The members of the baby-boom generation, the demographic bulge born between 1946 and 1965, will reach 65 years of age between 2011 and 2030. While many in this generation seem financially ready to retire, this is not the case for all. To ensure that baby boomers and future generations have a better financial foundation for retirement, some analysts advocate changing public pension plans, such as the Canada Pension Plan (CPP) or Old Age Security (OAS), or modifying other savings vehicles, such as registered retirement savings plans (RRSPs) or tax-free savings accounts (TFSA). Some of the proposed changes would result in additional costs, but even without the changes, the aging population will cause an increase in the cost of these programs in the coming decades. What is important is whether the programs have long-term financial viability and thus the ability to provide a sufficient basic income for retired baby boomers and succeeding generations.
This paper provides an overview of how the aging population will affect retirement planning and public pension plans. The first section examines to what extent Canadians are financially prepared to retire. The second section explores some of the changes made to public pension plans and tax incentives, as well as proposals for further changes. The last section analyses the increased costs of the CPP, OAS and federal public service retirement plans.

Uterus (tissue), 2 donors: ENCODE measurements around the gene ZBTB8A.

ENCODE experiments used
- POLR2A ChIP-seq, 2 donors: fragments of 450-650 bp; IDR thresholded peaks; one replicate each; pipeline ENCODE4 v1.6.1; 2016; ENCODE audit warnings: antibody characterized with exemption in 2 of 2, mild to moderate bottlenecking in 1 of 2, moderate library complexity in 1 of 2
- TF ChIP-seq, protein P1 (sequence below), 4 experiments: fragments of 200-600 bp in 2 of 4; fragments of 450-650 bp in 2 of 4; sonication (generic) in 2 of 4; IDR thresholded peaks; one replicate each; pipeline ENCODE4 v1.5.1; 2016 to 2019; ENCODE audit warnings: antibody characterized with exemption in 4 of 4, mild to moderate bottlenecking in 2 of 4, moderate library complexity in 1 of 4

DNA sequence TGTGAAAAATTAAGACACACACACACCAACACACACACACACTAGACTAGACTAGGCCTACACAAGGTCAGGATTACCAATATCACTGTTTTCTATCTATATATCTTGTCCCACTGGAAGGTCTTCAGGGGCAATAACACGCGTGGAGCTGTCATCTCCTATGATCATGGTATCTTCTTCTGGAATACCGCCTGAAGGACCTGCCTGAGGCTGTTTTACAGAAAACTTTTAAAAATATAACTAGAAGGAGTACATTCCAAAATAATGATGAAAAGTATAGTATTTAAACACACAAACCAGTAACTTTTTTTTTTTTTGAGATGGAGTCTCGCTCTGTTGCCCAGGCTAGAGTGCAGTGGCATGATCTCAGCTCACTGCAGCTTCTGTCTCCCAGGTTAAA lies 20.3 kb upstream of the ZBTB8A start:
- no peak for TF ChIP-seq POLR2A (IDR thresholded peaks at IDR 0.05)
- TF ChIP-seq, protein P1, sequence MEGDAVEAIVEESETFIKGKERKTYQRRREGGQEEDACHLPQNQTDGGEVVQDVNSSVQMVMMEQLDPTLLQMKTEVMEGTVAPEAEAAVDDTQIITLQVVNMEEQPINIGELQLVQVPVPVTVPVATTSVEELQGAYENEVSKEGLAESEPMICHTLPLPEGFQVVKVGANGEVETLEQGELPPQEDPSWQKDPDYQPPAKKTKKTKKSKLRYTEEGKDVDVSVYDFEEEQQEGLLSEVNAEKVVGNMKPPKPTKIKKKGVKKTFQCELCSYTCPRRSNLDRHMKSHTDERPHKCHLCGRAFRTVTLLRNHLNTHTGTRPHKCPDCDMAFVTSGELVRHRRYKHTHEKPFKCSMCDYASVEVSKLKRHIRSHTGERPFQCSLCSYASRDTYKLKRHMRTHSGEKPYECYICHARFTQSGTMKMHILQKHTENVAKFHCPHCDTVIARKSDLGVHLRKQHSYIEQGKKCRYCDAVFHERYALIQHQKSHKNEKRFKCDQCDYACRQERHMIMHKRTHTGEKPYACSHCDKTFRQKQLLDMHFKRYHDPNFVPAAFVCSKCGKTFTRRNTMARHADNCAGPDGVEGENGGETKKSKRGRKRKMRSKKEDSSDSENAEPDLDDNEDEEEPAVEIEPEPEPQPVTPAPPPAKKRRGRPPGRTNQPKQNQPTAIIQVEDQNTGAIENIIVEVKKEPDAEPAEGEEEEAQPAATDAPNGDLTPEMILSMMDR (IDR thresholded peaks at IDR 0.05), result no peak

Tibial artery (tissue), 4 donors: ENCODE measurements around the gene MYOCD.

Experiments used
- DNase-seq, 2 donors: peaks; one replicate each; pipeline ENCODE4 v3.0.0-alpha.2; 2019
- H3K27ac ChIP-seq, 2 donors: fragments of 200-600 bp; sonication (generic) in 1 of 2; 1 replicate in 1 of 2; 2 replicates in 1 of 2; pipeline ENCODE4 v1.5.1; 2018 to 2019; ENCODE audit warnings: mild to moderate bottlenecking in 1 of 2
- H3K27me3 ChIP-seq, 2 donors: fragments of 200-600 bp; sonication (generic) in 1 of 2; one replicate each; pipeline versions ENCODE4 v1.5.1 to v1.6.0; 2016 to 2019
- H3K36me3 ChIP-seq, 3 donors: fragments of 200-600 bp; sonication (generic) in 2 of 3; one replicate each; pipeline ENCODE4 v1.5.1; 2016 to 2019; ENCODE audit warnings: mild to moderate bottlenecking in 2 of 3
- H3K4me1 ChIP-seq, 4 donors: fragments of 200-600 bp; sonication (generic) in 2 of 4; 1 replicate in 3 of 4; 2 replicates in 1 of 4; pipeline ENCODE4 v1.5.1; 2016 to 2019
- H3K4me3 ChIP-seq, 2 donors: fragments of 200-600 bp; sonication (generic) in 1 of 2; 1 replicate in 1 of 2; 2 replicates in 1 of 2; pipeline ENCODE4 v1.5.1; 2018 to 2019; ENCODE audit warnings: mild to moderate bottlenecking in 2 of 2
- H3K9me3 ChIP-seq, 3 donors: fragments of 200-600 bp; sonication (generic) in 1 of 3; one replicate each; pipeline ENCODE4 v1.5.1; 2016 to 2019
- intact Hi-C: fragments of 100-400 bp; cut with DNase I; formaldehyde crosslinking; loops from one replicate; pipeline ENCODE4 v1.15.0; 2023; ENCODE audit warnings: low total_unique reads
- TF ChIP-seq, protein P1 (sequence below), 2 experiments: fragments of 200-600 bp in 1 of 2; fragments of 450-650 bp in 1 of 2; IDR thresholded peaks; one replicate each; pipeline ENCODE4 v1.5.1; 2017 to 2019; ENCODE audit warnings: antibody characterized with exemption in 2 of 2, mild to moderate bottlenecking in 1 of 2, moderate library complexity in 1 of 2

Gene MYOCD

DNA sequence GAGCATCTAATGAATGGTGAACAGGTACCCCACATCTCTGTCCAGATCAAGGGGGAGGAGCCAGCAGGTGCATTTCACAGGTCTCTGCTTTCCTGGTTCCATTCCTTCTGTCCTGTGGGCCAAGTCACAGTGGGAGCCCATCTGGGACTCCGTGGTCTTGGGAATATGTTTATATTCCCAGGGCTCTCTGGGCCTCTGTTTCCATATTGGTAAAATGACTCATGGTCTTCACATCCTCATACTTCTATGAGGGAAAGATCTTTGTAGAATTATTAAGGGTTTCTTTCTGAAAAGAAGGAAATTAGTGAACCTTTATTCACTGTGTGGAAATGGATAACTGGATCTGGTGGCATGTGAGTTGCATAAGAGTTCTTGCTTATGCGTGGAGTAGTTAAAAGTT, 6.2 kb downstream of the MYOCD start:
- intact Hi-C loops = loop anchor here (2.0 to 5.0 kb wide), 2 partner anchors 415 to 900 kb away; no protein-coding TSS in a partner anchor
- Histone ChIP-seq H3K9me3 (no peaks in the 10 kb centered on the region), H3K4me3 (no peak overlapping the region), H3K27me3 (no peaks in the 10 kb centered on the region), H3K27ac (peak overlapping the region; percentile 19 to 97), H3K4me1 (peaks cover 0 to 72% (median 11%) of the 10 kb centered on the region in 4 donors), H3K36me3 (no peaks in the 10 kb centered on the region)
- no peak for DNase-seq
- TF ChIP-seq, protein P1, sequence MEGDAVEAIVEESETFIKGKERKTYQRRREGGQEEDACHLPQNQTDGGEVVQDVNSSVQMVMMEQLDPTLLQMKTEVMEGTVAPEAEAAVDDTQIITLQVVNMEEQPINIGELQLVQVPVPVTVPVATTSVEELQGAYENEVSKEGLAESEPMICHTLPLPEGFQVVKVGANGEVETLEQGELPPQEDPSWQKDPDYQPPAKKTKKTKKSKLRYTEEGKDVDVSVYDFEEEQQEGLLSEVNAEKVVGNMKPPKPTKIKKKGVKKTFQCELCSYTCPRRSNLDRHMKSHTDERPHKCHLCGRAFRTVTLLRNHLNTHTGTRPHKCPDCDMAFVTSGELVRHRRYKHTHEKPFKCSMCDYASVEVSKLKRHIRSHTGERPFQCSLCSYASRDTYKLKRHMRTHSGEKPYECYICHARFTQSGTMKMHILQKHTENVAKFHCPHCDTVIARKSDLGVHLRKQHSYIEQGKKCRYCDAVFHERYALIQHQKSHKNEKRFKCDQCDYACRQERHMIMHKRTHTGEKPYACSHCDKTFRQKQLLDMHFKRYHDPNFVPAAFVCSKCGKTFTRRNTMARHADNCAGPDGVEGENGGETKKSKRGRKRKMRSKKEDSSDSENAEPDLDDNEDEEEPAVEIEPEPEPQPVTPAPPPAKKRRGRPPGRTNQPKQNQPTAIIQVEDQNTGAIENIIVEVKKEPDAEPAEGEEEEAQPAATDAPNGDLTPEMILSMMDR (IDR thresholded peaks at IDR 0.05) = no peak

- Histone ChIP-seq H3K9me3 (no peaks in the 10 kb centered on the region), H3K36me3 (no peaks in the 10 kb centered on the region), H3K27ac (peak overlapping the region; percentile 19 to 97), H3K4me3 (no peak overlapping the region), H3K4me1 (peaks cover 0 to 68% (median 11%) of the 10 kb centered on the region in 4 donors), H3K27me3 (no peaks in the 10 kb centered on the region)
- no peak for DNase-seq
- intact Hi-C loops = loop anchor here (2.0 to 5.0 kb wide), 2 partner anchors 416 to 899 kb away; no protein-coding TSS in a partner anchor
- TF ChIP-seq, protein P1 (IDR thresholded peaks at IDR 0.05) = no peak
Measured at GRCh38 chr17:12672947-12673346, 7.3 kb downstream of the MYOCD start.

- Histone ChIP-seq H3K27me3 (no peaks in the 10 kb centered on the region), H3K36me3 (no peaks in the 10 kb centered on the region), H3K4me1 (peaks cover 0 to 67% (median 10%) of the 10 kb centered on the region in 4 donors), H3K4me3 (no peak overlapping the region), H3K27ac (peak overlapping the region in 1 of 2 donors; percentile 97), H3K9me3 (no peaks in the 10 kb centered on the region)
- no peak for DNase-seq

2 Are Canadians Financially Prepared for Retirement?
The replacement rate, a basic concept in retirement planning, is the ratio between people’s income after retirement and the income they earned at the end of their career, a time when employment earnings are usually at their highest.
A 70% replacement rate is considered a reasonable goal, although some analysts recommend higher or lower targets. The appropriate replacement rate varies from one person to the next based on such factors as the number of dependants, one’s health, and housing costs, but in general, there are two main reasons why this rate may be sufficient to guarantee that people maintain a standard of living in their retirement that resembles their pre-retirement living standard.
The first reason is that a 30% drop in pre-tax income does not necessarily mean an equivalent decrease in after-tax income, since a lower pre-tax income is taxed at a lower rate. A variety of tax credits, such as those for persons aged 65 and older and for pension income, as well as pension income splitting, contribute to this situation.